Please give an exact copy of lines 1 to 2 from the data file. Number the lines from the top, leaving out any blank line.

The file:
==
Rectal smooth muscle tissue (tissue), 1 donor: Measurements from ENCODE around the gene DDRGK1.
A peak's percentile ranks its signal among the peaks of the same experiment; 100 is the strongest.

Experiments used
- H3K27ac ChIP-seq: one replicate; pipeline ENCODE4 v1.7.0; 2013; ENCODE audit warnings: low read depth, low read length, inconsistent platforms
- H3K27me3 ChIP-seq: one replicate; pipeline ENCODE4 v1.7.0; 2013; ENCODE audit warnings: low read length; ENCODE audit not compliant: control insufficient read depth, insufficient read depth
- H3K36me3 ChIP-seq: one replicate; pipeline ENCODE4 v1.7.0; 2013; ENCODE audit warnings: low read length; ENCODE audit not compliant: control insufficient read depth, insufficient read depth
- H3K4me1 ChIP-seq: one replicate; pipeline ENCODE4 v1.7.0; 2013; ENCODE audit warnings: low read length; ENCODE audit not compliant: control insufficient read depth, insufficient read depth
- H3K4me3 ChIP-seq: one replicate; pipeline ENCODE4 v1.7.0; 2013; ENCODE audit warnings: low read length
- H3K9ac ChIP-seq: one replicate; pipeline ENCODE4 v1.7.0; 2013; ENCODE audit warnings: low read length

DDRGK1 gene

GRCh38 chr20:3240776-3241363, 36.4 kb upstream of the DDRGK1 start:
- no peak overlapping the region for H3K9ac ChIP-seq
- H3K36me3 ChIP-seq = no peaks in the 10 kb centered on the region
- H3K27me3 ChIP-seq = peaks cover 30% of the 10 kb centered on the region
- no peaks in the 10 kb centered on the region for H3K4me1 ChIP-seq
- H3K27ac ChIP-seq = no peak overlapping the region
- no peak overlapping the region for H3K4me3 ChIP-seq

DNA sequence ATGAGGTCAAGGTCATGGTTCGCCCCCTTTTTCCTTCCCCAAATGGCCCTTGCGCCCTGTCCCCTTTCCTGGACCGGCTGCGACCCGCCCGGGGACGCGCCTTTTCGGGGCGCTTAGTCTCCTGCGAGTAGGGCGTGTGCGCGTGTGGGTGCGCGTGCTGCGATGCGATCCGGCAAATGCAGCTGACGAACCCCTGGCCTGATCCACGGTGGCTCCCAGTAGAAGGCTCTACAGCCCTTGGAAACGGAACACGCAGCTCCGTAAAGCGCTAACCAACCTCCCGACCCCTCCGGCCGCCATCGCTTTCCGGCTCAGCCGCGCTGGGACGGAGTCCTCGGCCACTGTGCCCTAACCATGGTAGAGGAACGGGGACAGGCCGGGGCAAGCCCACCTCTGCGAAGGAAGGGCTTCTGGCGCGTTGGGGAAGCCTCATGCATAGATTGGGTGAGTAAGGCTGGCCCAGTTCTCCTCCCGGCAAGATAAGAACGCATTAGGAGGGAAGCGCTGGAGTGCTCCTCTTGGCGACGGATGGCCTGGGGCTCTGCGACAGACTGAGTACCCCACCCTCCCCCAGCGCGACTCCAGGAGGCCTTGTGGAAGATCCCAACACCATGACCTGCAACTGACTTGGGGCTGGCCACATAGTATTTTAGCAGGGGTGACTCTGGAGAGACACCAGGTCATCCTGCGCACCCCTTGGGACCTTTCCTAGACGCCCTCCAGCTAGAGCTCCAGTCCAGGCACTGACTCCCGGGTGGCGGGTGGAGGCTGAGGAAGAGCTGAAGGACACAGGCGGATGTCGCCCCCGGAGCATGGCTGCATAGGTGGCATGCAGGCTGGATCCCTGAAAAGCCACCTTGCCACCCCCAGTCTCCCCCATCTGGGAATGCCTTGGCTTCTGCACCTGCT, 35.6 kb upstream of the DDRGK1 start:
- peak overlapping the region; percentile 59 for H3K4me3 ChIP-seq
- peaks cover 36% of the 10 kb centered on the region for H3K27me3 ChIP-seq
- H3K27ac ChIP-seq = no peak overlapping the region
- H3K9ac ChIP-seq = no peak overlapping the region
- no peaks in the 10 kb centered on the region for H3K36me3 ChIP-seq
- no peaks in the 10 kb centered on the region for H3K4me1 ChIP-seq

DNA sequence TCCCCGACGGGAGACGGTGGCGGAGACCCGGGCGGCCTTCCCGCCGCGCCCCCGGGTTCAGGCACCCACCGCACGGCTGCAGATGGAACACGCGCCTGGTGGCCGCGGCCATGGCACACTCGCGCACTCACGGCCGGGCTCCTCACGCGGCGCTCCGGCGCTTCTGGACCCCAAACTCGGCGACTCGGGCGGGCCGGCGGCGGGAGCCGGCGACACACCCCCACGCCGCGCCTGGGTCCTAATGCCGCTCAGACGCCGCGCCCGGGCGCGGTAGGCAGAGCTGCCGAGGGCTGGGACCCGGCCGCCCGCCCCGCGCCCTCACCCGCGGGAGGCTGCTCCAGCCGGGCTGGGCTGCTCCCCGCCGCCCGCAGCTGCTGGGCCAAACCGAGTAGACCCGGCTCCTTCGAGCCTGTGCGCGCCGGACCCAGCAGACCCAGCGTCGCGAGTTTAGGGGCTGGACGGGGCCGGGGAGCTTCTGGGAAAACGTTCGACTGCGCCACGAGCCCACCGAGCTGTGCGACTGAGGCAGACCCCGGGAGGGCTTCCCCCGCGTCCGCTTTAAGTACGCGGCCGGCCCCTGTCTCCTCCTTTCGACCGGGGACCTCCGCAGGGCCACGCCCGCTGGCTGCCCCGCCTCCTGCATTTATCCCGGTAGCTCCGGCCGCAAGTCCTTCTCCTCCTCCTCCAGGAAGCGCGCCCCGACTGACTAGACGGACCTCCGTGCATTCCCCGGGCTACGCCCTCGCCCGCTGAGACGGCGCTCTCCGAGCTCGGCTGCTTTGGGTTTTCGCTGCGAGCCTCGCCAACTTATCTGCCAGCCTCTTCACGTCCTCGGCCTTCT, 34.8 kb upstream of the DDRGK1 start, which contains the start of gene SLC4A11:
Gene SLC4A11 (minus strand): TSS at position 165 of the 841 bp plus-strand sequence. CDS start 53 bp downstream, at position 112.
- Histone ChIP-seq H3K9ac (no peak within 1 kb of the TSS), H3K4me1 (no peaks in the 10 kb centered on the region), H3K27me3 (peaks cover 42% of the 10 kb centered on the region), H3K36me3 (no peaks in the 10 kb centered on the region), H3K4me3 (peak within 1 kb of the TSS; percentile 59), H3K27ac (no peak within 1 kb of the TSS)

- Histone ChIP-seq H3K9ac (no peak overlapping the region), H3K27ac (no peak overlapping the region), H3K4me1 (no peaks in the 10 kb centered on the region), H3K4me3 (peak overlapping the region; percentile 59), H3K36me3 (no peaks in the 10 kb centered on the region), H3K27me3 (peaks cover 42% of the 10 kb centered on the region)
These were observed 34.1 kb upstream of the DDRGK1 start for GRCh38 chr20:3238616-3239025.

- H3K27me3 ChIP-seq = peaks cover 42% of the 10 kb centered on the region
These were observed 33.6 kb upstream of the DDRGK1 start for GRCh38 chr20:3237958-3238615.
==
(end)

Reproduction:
Rectal smooth muscle tissue (tissue), 1 donor: Measurements from ENCODE around the gene DDRGK1.
A peak's percentile ranks its signal among the peaks of the same experiment; 100 is the strongest.